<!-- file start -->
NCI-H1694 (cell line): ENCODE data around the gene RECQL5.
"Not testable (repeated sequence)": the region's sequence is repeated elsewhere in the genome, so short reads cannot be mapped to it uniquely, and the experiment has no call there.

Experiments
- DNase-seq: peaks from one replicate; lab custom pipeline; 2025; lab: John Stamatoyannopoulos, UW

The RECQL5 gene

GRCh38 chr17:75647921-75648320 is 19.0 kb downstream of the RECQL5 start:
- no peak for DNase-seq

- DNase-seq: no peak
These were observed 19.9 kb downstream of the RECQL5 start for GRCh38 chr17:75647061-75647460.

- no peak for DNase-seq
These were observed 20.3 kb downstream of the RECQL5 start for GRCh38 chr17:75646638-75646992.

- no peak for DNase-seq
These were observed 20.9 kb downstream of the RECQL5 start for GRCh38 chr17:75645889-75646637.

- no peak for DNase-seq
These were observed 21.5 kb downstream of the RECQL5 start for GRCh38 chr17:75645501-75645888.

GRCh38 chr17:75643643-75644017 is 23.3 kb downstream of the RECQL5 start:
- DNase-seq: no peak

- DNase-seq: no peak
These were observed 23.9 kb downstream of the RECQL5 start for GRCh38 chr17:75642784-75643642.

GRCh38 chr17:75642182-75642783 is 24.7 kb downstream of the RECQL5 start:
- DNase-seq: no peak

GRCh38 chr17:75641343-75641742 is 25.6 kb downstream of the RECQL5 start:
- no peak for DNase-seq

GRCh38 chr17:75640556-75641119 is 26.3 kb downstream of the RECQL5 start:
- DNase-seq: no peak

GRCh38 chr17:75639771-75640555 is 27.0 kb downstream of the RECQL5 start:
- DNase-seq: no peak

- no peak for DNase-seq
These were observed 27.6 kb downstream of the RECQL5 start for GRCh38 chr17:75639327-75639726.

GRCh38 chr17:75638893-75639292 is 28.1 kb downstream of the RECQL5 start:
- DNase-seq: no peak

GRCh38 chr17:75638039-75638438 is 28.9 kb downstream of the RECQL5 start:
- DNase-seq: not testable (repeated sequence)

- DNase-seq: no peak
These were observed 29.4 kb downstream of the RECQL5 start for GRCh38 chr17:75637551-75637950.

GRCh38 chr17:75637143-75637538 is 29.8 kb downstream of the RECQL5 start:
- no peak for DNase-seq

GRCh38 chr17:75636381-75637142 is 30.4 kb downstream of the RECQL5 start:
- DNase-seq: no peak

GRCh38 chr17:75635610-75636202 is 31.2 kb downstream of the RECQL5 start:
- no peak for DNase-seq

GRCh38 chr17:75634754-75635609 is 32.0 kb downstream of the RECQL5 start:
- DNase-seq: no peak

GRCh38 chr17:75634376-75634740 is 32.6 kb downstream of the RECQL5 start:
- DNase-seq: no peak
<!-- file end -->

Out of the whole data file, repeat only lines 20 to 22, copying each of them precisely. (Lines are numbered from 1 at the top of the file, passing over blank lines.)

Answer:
GRCh38 chr17:75642182-75642783 is 24.7 kb downstream of the RECQL5 start:
- DNase-seq: no peak

GRCh38 chr17:75641343-75641742 is 25.6 kb downstream of the RECQL5 start: